comparative ranking, involving the kind of wrongs done by different
people, including governments, in terms of a sensible broad standard of
justice. Often the very same people who embrace value-subjectivism or
multiculturalism or cultural relativism?in short, people who reject the
very idea of an objective morality?advance judgements about the conduct of
different people and governments that are oblivious to any nuances, to
distinctions of severity, of intentionality, of complicity and so forth.

It seems to me that unless one has a reasonably well worked out idea of
what is more or less just?an objective measure of right and wrong in
matters of how communities should be organized and governed?issuing
approvals or indictments of various international agents as they make
their moves is impossible and amounts to little more than venting of ones
feelings. And that can do nothing at all to help set anything right.

Wednesday, July 27, 2005

Column on Relativism v. Terrorism

It?s all a Matter of Perspective, Isn?t It?

Tibor R. Machan

An amazing thing about a good deal of higher education is how little one
hears form the professors when it matters most. Take the famous idea,
endorsed by many very prominent teachers in innumerable Western
universities, that what is right and wrong is all a matter of perspective.
The prominent?indeed, arguably most famous?American radical pragmatist
philosopher Richard Rorty (who is teaching now at Stanford University)
made it clear several years ago that no one can know right and wrong apart
from how his or her own community see it. There is no right and wrong
apart from one?s group. As Rorty put it, in his comment on the demise of
the Soviet Union: ?[We] cannot say that democratic institutions reflect a
moral reality and that tyrannical re¬gimes do not reflect one, that
tyrannies get something wrong that democratic societies get right.?

If you change the particulars, Rorty would have to agree that neither can
we say that terrorists get it wrong when they murder children in London or
Madrid or New York City. No, all we can say is that we stand with our
group, while they stand with theirs.

Of course, this kind of thinking is ancient, not at all new, but in most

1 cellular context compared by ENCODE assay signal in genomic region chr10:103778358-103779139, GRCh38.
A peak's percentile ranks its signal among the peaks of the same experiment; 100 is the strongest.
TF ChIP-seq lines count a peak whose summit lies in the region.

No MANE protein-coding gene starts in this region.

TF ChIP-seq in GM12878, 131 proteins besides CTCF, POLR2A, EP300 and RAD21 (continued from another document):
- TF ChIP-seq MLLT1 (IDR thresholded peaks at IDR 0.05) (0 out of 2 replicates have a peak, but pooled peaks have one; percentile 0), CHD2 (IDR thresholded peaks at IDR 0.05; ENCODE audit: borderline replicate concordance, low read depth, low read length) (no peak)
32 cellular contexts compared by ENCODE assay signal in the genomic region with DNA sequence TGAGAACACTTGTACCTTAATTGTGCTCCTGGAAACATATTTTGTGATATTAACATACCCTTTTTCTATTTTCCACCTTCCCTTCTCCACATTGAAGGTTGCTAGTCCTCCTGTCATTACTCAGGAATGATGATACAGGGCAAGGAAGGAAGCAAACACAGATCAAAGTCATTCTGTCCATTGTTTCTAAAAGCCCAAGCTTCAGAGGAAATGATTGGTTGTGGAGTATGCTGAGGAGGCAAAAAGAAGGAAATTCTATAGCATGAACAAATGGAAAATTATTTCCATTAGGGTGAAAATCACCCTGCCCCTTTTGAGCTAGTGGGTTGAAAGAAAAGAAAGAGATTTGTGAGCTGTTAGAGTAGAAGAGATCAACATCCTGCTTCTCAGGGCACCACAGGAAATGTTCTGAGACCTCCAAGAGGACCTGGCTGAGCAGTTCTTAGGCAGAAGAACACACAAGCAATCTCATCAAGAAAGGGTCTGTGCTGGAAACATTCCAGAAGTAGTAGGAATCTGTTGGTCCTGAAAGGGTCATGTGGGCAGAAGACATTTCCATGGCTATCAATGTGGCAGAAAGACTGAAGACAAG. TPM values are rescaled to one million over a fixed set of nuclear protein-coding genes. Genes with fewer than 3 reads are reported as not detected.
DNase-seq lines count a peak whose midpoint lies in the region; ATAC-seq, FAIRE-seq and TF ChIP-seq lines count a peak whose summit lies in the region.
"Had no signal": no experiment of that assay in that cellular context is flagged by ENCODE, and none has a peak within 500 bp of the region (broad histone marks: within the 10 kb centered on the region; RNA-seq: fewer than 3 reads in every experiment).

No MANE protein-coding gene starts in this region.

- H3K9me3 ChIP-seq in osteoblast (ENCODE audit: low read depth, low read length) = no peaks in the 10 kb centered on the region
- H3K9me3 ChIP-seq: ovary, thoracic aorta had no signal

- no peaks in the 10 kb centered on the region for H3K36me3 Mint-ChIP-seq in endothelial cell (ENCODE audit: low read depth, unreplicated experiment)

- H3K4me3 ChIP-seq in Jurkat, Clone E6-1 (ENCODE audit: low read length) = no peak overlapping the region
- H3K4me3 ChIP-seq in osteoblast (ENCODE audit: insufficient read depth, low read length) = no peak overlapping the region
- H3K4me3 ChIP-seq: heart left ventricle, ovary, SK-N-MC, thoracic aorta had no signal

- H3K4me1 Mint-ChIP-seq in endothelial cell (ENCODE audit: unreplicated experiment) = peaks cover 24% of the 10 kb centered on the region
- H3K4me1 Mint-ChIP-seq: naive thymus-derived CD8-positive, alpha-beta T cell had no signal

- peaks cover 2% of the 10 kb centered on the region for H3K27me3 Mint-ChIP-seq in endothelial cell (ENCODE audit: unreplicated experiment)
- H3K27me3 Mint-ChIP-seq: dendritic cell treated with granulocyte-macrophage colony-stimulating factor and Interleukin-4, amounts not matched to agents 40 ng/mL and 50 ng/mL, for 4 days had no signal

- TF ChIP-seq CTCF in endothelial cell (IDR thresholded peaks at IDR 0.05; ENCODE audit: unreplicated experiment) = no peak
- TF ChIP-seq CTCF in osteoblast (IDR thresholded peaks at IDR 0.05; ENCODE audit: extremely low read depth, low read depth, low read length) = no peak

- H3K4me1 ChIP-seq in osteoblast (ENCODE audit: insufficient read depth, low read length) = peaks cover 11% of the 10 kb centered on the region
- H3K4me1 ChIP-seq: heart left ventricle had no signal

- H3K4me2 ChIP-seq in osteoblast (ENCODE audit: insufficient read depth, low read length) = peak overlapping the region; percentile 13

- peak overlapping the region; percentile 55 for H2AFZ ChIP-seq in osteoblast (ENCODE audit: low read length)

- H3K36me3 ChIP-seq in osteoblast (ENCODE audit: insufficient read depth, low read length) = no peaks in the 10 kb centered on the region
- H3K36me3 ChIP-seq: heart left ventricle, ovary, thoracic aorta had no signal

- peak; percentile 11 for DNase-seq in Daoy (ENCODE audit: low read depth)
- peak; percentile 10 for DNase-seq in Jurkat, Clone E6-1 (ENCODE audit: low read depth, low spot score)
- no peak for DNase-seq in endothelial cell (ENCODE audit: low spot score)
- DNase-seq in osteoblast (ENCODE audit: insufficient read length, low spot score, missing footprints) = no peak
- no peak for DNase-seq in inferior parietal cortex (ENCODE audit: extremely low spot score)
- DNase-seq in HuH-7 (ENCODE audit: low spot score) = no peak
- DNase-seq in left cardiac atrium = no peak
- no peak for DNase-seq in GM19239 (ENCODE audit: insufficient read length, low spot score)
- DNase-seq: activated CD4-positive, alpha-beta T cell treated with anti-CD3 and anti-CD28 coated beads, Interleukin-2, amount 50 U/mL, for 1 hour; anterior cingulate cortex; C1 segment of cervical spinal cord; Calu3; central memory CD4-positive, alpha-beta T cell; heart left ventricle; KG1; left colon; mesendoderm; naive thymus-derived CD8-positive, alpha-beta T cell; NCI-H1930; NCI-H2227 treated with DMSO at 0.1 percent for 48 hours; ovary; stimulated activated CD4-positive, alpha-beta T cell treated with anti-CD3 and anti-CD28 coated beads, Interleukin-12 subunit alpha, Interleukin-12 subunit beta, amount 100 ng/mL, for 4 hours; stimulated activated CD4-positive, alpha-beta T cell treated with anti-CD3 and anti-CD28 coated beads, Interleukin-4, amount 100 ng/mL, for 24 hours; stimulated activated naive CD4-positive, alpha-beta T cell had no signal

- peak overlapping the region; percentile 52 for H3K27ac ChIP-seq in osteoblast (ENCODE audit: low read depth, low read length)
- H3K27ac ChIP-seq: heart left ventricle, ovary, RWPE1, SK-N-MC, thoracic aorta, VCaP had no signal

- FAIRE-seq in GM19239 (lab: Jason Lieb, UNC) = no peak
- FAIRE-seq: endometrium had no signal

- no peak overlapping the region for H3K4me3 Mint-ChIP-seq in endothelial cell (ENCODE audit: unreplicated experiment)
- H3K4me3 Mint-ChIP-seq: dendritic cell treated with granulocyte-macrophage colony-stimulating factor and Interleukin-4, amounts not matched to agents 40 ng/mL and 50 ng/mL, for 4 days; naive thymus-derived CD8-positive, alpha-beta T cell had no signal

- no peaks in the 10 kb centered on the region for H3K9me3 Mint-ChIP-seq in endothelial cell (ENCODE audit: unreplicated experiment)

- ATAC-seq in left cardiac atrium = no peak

periods of human history the major thinkers rejected it. Socrates, Plato,
Aristotle, Aquinas, and Spinoza, to list just some of the greatest
thinkers in the Western philosophical tradition, held that while it is
difficult, human beings can learn of some basic truths. Or at least they
held out hope for this, especially in the realm of ethics and politics.
The American founders were among these, which is why they declared
themselves in support of unalienable individual rights to life, liberty
and the pursuit of happiness for everyone.

But today, probably more so than ever before, the dominant idea in most
universities is that no basic truths about ethics and politics are
possible to identify. Multiculturalists teach this. Moreover, the books
the likes of Richard Rorty write are brought out by the most prestigious
publishers in the world?e.g., Cambridge University Press. Yet, when bombs
go off killing dozens and more in New York, Washington, London, Madrid,
and Cairo, one doesn?t find Richard Rorty and his followers parading their
seriously crafted views to the general public. No matter how hard one
looks to see if such missives have been published, there is nothing
written by those folks about how it is false that terrorists ?get
something wrong that democratic societies get right.?

Surely at this point one can wonder whether Rorty & Co. really mean what
they claim to believe in their more academic publications. Or perhaps they
are merely teasing their students with outrageous ideas and when they
leave their study, in the fashion the 18th century Scottish philosopher
David Hume described, they no longer take their ruminations seriously.

But this is a luxury we cannot afford, to make reckless pronunciations
about truth, justice, knowledge or virtue in our professional capacity but
reject them when we step out of our offices into the real world. Because
out students often do listen to what we say and when they take the
material we so strongly champion with them into their lives, the stuff can
turn out to be deadly for them and indeed the rest of us.

The practical implications of the kind of view Richard Rorty and other
relativists propound amount to no less than that the positions of the
terrorists and of the victims of terrorism are basically indistinguishable
as to their merit or worth. In the total scheme of things, as best as we